Jazz Isn’t Dead, It just Sounds Funny

by: Vincent Meelberg

On Saturday, April 14, 2018 the next edition of the Transition Festival will
take place in Utrecht, the Netherlands. This festival promises to provide a
fresh view on the current developments in jazz, offering concerts where
established jazz artists share the stage with young innovators. And indeed, the
lineup includes well-known names of jazz veterans such as Pat Martino and John Surman, as
well as new(er) bands including Mammal Hands, Sons of Kemet, and
Cory Henry and The Funk Apostles.
While the musical qualities of these newer bands are beyond dispute, whether or
not these artists can actually be considered genuine jazz artists is not always
completely clear. Cory Henry, for instance, brings along his Funk Apostles, not
his Jazz Evangelists. Can we still call his music jazz, despite its obvious
funky sound?

In order to answer
this question, first it must be clear what jazz exactly is. Throughout its
history, jazz has developed from ragtime and New Orleans jazz to jazzrock, fusion,
and free jazz. As a result, it seems almost impossible to characterise jazz in
a productive manner. Some festivals, such as the North Sea Jazz Festival,
stretch the notion of jazz to such an extent that most popular genres seem to
fall under this category. Just take a look at the lineup
of the 2017 edition of the North Sea Jazz Festival
. Headliners of that edition included Usher & the Roots, Grace
Jones, and De La Soul. And Although some of these artists do have a jazzy sound
in some of their songs, they cannot be considered actual jazz artists by any
stretch of the word. So, does this mean that jazz has become an empty term?

to jazz critic Ted Gioia
jazz still possesses a certain mystique, one that pop artists would like to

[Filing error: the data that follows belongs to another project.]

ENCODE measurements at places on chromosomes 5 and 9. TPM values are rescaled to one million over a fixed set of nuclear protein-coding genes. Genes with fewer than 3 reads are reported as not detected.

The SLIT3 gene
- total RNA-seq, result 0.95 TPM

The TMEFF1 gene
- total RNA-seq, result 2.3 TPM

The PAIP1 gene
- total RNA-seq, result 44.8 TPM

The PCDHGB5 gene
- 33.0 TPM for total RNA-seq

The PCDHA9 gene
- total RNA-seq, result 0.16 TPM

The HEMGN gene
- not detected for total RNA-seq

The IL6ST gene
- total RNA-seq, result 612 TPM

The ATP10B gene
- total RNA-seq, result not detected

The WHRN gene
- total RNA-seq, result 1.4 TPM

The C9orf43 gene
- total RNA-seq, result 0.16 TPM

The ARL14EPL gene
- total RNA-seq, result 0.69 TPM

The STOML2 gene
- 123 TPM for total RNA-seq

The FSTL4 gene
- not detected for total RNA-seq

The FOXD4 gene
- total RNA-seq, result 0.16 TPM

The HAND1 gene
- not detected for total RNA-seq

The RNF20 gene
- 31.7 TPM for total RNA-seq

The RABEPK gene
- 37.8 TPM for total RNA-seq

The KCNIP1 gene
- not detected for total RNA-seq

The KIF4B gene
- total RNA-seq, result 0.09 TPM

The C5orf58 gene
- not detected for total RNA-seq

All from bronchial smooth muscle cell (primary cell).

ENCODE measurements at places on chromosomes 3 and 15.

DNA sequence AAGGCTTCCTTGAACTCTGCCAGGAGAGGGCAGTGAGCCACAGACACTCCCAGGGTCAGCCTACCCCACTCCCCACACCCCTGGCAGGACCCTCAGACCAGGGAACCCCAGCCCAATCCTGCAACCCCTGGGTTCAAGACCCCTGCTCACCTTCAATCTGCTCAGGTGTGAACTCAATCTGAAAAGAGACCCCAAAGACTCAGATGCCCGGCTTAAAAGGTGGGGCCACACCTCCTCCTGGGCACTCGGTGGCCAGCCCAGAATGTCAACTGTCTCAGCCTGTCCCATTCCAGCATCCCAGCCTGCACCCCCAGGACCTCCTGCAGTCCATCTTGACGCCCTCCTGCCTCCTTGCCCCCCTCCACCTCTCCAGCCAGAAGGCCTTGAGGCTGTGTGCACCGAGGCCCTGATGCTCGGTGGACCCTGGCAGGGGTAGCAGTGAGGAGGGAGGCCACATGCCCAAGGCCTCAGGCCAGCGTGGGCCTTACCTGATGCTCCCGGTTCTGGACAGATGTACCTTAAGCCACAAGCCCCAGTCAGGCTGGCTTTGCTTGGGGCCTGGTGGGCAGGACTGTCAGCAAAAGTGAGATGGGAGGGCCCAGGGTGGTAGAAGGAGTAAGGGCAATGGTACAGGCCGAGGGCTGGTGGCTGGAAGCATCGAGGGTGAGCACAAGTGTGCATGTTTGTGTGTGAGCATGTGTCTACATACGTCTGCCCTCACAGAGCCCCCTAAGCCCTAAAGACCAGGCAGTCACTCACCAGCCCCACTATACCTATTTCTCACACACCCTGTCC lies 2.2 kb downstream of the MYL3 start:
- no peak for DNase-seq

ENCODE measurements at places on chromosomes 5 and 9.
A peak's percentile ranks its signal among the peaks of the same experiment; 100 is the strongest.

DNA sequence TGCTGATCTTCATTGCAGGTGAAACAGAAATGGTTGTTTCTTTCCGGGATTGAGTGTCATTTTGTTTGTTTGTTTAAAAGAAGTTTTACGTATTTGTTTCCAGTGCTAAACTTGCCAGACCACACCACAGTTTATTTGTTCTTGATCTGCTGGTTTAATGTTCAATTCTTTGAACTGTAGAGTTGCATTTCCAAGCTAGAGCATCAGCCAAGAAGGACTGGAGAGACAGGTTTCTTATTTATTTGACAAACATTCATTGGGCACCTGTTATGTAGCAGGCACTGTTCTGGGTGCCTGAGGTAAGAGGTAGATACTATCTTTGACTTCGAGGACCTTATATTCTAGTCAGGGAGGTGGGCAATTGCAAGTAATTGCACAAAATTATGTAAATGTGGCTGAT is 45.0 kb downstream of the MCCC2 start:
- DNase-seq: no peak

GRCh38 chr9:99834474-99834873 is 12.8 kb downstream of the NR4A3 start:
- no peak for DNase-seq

benefit from as well. That is one of the reasons why pop stars prefer to
perform at jazz festivals and occasionally even hire jazz artists to play on
their records. That is, as long as the musical result is not too jazzy…

Crouch, another jazz critic, claims
that we need to make sure that mainstream jazz is preserved.
Crouch generally dislikes all jazz that deviates from the way jazz was
performed between the 1930s and 1960s, thus to him the fusion of pop with jazz
is a horror. Ultimately, he asserts, people won’t be able to distinguish real
jazz from pseudo jazzpop tunes.

But is it really the
case that jazz is threatened by outside influences? Will jazz disappear when it
adopts elements from pop music, or when pop music borrows elements from jazz?
When we take another look at the history of jazz, then we can see that it is
characterised by impurity, that is, by influences from other musical genres. In
this sense, jazz is an impure genre, impure in the sense that it has always
been hospitable to other musics. Since improvisation is a crucial element of
jazz music, and new generations of jazz musicians improvise while drawing on
their own musical experiences, both as players and as listeners, it is
inevitable that other musical styles will influence their improvisations. they
will simply improvise differently than their predecessors. As a result, jazz as
a genre will evolve and change as well.

So, can we still call all of the artists that will
appear at the Transition Festival jazz musicians? I believe that we can (even
though I am sure that some of these artists would not call themselves jazz
artists). Sure, they may not play the kind of jazz that was played
in the 1950s or 1960s
, but the spirit and
intention is similar. To create new sounds, improvise new stories, and just make
great music.

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